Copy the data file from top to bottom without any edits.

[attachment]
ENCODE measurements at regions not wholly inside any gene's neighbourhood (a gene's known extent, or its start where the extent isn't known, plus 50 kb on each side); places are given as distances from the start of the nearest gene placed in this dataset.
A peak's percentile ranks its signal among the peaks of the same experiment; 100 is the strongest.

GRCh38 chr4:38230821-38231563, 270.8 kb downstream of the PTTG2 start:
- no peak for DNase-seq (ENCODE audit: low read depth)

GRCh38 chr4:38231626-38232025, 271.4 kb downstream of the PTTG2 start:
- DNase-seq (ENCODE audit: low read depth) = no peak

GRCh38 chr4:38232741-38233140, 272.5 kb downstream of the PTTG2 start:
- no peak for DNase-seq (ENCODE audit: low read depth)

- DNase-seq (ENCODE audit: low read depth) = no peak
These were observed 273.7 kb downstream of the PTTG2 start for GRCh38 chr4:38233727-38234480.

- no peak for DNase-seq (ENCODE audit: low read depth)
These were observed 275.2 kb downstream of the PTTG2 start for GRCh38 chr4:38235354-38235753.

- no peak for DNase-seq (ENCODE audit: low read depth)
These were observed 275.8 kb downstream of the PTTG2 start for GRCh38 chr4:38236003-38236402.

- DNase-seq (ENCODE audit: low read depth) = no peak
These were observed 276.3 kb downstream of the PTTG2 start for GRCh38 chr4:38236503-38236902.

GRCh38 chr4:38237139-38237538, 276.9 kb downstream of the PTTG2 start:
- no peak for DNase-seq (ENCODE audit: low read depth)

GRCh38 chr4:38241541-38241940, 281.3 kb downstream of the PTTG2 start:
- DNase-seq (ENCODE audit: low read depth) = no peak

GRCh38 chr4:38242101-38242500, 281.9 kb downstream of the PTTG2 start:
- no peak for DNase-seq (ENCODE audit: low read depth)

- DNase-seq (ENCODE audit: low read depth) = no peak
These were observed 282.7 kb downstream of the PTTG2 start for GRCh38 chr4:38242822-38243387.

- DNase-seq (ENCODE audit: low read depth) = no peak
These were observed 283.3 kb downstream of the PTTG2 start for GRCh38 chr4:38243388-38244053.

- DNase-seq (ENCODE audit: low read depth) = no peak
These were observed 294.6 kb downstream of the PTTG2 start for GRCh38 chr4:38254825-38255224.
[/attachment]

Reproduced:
ENCODE measurements at regions not wholly inside any gene's neighbourhood (a gene's known extent, or its start where the extent isn't known, plus 50 kb on each side); places are given as distances from the start of the nearest gene placed in this dataset.
A peak's percentile ranks its signal among the peaks of the same experiment; 100 is the strongest.

GRCh38 chr4:38230821-38231563, 270.8 kb downstream of the PTTG2 start:
- no peak for DNase-seq (ENCODE audit: low read depth)

GRCh38 chr4:38231626-38232025, 271.4 kb downstream of the PTTG2 start:
- DNase-seq (ENCODE audit: low read depth) = no peak

GRCh38 chr4:38232741-38233140, 272.5 kb downstream of the PTTG2 start:
- no peak for DNase-seq (ENCODE audit: low read depth)

- DNase-seq (ENCODE audit: low read depth) = no peak
These were observed 273.7 kb downstream of the PTTG2 start for GRCh38 chr4:38233727-38234480.

- no peak for DNase-seq (ENCODE audit: low read depth)
These were observed 275.2 kb downstream of the PTTG2 start for GRCh38 chr4:38235354-38235753.

- no peak for DNase-seq (ENCODE audit: low read depth)
These were observed 275.8 kb downstream of the PTTG2 start for GRCh38 chr4:38236003-38236402.

- DNase-seq (ENCODE audit: low read depth) = no peak
These were observed 276.3 kb downstream of the PTTG2 start for GRCh38 chr4:38236503-38236902.

GRCh38 chr4:38237139-38237538, 276.9 kb downstream of the PTTG2 start:
- no peak for DNase-seq (ENCODE audit: low read depth)

GRCh38 chr4:38241541-38241940, 281.3 kb downstream of the PTTG2 start:
- DNase-seq (ENCODE audit: low read depth) = no peak

GRCh38 chr4:38242101-38242500, 281.9 kb downstream of the PTTG2 start:
- no peak for DNase-seq (ENCODE audit: low read depth)

- DNase-seq (ENCODE audit: low read depth) = no peak
These were observed 282.7 kb downstream of the PTTG2 start for GRCh38 chr4:38242822-38243387.

- DNase-seq (ENCODE audit: low read depth) = no peak
These were observed 283.3 kb downstream of the PTTG2 start for GRCh38 chr4:38243388-38244053.

- DNase-seq (ENCODE audit: low read depth) = no peak
These were observed 294.6 kb downstream of the PTTG2 start for GRCh38 chr4:38254825-38255224.